>
Oct 10 2019
Data and ethics in the digital age – Five conclusions from Kekst CNC’s breakfast panel discussion

The digital revolution and the rise in smartphones, blockchain and artificial intelligence is reshaping the business world. As a result, we are seeing the emergence of a new trend that is threatening to disrupt these technologies and how we use them – that of data ethics.

Last week, Kekst CNC hosted a breakfast panel to discuss how to bring together communications and ethics in the digital age, and the impact this developing technology will have on marketing, media, privacy and our lives.

In the room were Maurice Lévy, Chairman of the Supervisory Board of Publicis Groupe, and Nuala O’Connor, President and CEO of the Center for Democracy & Technology in Washington DC. Both are members of the Kekst CNC Advisory Board and were interviewed by Thorold Barker, Editor, Europe, Middle East & Africa, The Wall Street Journal.

 

Over the course of an hour’s lively discussion, the panel covered a lot of ground. Kekst CNC has taken the opportunity to summarise the five primary conclusions:

1. We need to address the algorithms

O’Connor started off by flagging her recent research that people actually “didn’t mind” about personalized advertising “as long as they don’t feel like they are being discriminated against”.

The issue, she added, was that it was very difficult for individual consumers to work out how their data was being sliced and diced by the algorithm.

Given algorithmic decision-making is “instantaneous and opaque”, she claimed that there is a “clear disparity between what the customer knows and what the machine knows”, putting the customer at an inherent disadvantage.

With this in mind, both O’Connor and Lévy agreed that it would be “completely reasonable” to expect greater legal constraints to be imposed around the use, collection and interpretation of data in order to level the playing field over the coming years.  

2. Regulation alone cannot do the job

These calls for legal constraints on the activities of the big tech companies are intensifying on both sides of the Atlantic, but both panellists agreed that regulation is not the silver bullet.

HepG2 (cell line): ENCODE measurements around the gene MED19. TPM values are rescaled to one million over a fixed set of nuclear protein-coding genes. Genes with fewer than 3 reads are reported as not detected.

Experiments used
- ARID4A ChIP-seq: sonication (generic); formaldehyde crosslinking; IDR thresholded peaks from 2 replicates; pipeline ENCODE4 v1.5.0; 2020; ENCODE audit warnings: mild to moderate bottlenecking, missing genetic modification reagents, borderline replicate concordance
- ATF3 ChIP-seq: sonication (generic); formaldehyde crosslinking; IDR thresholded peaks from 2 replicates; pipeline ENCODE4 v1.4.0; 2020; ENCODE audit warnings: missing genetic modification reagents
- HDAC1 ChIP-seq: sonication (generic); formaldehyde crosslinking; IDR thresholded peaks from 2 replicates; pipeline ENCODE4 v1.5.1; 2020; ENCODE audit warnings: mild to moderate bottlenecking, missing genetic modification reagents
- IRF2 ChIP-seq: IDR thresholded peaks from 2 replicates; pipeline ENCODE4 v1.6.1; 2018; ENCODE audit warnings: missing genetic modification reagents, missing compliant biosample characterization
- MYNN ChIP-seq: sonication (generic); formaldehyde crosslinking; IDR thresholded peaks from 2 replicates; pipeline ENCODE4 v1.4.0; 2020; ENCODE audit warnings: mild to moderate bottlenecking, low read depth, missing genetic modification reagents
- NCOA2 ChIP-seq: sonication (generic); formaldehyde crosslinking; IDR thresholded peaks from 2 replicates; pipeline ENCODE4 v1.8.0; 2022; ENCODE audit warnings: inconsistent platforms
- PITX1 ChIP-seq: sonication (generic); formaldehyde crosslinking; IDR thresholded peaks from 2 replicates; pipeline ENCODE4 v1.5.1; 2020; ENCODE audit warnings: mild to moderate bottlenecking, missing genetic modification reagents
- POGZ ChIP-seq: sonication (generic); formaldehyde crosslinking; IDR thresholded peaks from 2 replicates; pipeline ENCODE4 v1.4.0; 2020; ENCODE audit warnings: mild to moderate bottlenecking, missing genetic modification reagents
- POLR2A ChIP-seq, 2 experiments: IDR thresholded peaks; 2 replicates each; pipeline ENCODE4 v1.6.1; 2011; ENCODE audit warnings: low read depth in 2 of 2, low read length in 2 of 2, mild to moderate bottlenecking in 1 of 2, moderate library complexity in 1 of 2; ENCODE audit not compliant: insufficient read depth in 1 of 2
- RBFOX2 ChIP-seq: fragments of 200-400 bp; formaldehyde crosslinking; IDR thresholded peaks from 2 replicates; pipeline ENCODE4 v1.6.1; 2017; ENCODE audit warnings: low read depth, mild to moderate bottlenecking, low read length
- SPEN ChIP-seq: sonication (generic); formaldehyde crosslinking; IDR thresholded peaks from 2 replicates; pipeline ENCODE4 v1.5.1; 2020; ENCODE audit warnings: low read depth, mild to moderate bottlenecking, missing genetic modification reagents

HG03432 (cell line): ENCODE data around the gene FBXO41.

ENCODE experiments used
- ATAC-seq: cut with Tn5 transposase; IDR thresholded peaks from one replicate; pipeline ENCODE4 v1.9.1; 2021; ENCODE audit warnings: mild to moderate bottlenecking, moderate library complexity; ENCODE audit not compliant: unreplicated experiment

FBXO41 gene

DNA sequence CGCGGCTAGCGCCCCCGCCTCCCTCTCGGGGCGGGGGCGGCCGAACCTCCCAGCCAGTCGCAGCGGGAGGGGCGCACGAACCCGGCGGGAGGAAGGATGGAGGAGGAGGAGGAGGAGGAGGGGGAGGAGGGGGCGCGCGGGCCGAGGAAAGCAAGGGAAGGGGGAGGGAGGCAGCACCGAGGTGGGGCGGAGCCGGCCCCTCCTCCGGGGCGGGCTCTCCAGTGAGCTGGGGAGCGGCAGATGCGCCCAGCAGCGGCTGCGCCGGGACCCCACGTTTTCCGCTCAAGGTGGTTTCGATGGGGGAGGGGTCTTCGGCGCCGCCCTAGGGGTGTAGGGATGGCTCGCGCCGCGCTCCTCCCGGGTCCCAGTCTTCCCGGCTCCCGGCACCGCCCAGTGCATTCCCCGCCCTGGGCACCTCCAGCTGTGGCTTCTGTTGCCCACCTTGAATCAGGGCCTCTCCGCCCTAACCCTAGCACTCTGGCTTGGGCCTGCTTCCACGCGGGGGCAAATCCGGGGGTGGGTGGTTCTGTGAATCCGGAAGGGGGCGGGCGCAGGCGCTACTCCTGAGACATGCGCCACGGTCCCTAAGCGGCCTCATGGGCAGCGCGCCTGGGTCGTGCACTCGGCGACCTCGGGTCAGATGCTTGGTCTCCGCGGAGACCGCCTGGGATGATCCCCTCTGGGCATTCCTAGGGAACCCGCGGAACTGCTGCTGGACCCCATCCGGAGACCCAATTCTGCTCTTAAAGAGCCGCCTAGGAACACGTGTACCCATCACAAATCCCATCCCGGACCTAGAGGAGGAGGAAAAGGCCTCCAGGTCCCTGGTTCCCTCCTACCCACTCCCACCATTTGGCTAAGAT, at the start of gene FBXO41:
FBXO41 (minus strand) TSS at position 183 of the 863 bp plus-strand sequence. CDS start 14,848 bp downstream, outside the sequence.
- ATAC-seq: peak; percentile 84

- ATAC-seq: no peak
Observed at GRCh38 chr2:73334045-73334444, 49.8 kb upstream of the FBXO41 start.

As Lévy put it, “the speed at which legislators work and the speed at which the internet world is moving are very different”.

By the time new regulation has been discussed and implemented, the debate has moved on, O’Connor added, referring to the time and effort required to enshrine GDPR regulation into European law, and the fact that one year later we are facing new and fresh data privacy issues.

3. CEOs must lead the data ethics charge

In the absence of regulation, Lévy believes the challenge will fall on the shoulders of business leaders to work out what to do with the vast amounts of data they are collecting.

In his view, executives have “a responsibility to society…that is far beyond what we would expect from any CEO” and have to be “extremely mindful” of their business decisions.

Lévy added that this is by no means an easy decision to make, but that companies would have no option but to weigh up profitability and business growth against broader ethical concerns.

4. Advertising firms will have decisions to make

 This ethical burden is also falling on advertising agencies. Lévy noted that advertising firms are facing a complicated moral quandary – how to balance “need for exposure with overall reputational issues”.

His view is that agencies must make the decisions themselves about who they will and won’t advise, not just on the clients they advise but the types of work they recommend and execute. Again, this will be a decisive moment for the future of the industry.

5. It’s time for the people to take control of their data

Both panellists remarked on the sheer speed at which technological change has impacted our lives, but that companies are becoming aware that dealing with the sheer amount of information out there might be “too much of a good thing”. O’Connor views this to be a positive shift in tone.

O’Connor added that it should also fall to individuals to lead the charge in determining where their data is gathered and used. She explained that individuals will increasingly need to take the attitude that data is “an extension of self” and take an interest in it and attachment to it accordingly.

Lévy suggested blockchain as one potential way to ensure data is “well controlled” by individual users.

 “It’s down to us to keep them honest and make sure the people are in power are the people”, Lévy concluded.